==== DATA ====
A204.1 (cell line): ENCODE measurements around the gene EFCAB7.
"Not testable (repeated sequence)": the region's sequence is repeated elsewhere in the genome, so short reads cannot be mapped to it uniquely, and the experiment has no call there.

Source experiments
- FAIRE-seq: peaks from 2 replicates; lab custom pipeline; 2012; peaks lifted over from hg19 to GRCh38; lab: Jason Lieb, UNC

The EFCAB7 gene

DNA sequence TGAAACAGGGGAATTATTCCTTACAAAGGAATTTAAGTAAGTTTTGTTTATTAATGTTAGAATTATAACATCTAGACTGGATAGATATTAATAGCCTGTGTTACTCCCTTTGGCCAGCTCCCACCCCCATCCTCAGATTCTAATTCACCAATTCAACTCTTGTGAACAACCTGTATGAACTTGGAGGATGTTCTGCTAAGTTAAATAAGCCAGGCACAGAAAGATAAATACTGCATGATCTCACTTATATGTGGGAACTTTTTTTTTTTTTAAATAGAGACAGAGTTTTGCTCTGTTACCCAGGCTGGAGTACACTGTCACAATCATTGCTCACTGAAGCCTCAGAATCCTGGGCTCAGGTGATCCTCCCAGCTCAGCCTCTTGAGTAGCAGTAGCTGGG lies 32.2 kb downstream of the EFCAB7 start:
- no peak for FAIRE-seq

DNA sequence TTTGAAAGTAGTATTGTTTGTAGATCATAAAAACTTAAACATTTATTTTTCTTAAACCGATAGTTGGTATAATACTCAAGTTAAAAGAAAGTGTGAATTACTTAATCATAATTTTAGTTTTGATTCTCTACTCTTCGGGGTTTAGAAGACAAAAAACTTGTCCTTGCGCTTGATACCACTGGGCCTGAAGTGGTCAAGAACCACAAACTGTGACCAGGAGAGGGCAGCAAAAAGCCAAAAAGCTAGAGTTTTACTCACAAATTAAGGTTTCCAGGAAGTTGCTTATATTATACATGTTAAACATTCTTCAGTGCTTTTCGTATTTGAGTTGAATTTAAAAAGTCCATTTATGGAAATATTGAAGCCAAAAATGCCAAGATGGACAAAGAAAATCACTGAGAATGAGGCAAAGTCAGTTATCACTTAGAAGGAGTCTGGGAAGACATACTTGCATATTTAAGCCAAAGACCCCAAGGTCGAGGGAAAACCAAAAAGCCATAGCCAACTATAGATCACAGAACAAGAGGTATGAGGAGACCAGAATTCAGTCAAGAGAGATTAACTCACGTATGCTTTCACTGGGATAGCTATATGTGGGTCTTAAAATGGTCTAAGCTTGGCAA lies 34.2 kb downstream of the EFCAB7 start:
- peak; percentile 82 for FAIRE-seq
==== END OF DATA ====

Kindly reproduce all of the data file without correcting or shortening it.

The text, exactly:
A204.1 (cell line): ENCODE measurements around the gene EFCAB7.
"Not testable (repeated sequence)": the region's sequence is repeated elsewhere in the genome, so short reads cannot be mapped to it uniquely, and the experiment has no call there.

Source experiments
- FAIRE-seq: peaks from 2 replicates; lab custom pipeline; 2012; peaks lifted over from hg19 to GRCh38; lab: Jason Lieb, UNC

The EFCAB7 gene

DNA sequence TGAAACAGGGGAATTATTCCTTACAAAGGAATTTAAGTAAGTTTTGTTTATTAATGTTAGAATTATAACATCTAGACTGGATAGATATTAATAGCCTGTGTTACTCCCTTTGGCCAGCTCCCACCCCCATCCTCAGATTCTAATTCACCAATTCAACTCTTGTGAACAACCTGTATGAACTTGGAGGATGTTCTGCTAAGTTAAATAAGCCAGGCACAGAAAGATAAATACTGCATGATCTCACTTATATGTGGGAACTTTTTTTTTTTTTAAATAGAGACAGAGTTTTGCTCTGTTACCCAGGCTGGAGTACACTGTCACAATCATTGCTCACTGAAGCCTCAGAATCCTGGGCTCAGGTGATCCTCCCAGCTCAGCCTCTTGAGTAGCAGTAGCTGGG lies 32.2 kb downstream of the EFCAB7 start:
- no peak for FAIRE-seq

DNA sequence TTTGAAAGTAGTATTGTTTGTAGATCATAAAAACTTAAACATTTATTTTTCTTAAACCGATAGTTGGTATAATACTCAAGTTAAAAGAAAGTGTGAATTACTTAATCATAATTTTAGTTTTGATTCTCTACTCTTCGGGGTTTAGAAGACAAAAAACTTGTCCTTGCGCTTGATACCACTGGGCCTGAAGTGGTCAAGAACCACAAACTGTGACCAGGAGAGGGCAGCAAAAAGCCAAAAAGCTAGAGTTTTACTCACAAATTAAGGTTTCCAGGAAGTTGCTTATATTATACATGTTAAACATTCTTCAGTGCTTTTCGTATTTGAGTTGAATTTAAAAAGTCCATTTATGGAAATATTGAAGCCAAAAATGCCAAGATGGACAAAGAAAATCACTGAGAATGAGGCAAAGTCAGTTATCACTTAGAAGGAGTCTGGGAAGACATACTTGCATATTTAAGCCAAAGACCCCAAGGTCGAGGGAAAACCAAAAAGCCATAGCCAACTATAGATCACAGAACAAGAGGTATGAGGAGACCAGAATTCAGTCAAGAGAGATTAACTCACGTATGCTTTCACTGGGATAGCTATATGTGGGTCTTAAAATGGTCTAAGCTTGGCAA lies 34.2 kb downstream of the EFCAB7 start:
- peak; percentile 82 for FAIRE-seq